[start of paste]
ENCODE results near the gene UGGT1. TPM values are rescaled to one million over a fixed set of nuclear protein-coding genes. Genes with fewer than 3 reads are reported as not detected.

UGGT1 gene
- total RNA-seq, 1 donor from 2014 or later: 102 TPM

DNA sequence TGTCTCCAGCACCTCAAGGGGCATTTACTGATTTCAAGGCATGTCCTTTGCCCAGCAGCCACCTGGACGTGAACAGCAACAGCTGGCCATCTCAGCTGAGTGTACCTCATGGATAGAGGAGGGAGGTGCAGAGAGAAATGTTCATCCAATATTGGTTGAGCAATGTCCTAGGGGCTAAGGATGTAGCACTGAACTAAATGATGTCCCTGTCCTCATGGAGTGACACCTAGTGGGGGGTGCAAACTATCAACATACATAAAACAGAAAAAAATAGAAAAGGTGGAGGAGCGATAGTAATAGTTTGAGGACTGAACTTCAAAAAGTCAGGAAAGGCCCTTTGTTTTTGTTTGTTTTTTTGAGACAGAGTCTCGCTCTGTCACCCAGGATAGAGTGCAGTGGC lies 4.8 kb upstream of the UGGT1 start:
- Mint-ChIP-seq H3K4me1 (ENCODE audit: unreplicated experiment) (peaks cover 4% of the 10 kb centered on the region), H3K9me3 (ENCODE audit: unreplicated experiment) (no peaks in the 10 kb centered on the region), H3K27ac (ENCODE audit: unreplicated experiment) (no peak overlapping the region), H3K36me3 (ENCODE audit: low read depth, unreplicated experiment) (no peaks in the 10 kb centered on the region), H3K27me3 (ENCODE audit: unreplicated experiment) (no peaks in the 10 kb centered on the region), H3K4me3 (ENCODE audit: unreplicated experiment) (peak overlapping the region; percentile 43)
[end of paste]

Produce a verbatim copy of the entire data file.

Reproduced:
ENCODE results near the gene UGGT1. TPM values are rescaled to one million over a fixed set of nuclear protein-coding genes. Genes with fewer than 3 reads are reported as not detected.

UGGT1 gene
- total RNA-seq, 1 donor from 2014 or later: 102 TPM

DNA sequence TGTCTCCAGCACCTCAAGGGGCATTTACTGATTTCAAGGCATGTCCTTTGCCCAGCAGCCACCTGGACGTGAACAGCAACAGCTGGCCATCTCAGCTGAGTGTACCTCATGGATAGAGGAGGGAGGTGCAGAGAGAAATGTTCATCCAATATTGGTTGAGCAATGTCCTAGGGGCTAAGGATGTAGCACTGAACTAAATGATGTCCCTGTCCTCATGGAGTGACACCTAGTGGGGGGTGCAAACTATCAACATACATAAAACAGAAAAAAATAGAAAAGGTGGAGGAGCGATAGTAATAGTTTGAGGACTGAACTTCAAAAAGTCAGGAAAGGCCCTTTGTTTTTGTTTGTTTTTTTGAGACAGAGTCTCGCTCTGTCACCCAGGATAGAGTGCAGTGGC lies 4.8 kb upstream of the UGGT1 start:
- Mint-ChIP-seq H3K4me1 (ENCODE audit: unreplicated experiment) (peaks cover 4% of the 10 kb centered on the region), H3K9me3 (ENCODE audit: unreplicated experiment) (no peaks in the 10 kb centered on the region), H3K27ac (ENCODE audit: unreplicated experiment) (no peak overlapping the region), H3K36me3 (ENCODE audit: low read depth, unreplicated experiment) (no peaks in the 10 kb centered on the region), H3K27me3 (ENCODE audit: unreplicated experiment) (no peaks in the 10 kb centered on the region), H3K4me3 (ENCODE audit: unreplicated experiment) (peak overlapping the region; percentile 43)